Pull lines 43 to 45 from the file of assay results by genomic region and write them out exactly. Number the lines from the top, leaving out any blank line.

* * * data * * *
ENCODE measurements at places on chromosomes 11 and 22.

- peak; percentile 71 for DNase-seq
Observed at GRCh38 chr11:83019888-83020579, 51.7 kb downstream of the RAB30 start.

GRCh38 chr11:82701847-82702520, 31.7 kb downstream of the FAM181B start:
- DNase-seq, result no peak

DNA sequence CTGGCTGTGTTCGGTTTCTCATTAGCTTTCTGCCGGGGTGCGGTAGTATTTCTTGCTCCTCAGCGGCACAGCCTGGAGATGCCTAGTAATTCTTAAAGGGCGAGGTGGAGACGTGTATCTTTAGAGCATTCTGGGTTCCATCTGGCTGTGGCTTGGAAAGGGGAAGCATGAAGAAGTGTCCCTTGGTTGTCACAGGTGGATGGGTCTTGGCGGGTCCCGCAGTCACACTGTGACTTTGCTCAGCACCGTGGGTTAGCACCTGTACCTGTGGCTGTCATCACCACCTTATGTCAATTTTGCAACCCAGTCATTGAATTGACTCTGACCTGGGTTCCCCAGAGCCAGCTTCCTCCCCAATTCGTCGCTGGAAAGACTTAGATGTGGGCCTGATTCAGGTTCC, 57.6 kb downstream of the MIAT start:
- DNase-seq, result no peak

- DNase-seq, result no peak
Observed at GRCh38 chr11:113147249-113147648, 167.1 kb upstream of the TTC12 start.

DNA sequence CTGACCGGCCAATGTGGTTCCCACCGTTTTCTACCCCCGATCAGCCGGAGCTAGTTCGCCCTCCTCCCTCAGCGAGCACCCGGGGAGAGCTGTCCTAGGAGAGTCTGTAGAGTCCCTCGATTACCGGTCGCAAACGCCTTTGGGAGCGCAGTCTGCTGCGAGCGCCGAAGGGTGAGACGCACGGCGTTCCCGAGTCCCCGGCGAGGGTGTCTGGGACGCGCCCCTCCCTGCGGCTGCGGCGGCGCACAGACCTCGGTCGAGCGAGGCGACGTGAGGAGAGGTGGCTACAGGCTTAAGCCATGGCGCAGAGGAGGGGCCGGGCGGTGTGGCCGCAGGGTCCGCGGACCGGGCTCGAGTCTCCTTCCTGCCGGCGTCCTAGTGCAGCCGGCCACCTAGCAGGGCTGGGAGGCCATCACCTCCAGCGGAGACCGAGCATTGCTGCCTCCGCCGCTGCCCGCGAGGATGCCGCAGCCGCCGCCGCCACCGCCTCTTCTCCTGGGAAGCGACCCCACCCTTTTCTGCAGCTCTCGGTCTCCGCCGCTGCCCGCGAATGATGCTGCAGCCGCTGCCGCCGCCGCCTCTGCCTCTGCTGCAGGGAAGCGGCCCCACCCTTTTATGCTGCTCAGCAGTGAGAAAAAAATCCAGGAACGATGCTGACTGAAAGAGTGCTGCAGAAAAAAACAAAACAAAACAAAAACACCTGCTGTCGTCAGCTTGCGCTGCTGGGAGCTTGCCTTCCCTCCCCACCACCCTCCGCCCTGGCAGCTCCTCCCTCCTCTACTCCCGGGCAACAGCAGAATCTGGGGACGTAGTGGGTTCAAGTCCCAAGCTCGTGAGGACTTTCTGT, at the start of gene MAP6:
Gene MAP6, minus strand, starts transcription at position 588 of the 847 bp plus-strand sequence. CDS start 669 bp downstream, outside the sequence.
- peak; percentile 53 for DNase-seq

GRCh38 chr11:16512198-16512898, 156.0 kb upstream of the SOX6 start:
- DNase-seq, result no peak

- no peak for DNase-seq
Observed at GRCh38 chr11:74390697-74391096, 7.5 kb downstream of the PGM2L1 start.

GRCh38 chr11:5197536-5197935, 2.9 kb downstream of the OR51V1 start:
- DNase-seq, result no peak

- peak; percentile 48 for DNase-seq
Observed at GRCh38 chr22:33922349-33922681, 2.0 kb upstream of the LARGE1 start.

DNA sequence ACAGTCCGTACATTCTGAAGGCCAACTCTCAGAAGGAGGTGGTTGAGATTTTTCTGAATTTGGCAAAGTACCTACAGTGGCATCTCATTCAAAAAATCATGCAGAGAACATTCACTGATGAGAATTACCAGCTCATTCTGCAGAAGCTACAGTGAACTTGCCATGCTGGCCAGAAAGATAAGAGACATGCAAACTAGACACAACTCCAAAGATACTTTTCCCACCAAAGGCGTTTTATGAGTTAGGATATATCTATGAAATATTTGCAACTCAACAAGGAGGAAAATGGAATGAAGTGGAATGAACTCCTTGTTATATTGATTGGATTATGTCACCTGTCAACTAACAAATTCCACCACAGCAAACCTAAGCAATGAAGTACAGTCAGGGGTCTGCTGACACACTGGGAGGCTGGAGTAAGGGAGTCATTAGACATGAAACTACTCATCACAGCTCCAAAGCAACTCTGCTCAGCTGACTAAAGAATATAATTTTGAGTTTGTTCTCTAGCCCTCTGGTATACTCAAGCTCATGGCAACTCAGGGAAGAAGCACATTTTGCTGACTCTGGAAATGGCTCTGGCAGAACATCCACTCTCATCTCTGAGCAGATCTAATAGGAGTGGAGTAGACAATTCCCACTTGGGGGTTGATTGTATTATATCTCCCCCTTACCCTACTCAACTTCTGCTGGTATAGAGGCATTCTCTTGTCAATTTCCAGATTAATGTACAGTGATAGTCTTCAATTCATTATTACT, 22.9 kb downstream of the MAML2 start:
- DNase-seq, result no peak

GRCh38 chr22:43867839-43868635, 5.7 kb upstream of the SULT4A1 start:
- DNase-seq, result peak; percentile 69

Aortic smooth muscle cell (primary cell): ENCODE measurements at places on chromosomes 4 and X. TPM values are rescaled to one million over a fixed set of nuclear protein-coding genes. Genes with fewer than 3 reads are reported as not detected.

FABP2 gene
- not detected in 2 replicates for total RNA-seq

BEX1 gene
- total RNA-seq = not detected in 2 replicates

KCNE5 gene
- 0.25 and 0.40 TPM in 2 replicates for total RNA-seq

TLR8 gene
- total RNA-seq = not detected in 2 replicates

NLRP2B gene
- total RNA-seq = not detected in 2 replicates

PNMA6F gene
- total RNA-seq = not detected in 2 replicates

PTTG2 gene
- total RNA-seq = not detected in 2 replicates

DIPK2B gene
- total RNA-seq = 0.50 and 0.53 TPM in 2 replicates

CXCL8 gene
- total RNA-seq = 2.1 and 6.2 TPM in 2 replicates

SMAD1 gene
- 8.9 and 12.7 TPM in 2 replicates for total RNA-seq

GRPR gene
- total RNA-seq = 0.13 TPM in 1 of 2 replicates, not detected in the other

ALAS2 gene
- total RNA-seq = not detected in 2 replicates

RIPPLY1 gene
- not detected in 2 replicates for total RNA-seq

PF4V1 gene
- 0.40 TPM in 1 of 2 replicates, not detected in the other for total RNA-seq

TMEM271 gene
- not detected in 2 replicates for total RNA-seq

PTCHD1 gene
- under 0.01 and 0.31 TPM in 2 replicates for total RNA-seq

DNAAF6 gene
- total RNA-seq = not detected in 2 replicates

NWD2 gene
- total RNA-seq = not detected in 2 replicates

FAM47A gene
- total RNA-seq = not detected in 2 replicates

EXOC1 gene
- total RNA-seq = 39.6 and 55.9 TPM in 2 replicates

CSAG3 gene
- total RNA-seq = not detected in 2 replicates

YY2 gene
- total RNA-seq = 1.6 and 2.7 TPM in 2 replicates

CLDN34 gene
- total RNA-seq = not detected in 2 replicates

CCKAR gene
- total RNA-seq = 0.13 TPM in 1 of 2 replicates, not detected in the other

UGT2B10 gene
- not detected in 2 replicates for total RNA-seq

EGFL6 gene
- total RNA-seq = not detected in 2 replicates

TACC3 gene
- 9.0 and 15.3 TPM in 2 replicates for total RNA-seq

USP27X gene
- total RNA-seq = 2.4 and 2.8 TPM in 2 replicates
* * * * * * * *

- total RNA-seq = 2.1 and 6.2 TPM in 2 replicates

SMAD1 gene
- 8.9 and 12.7 TPM in 2 replicates for total RNA-seq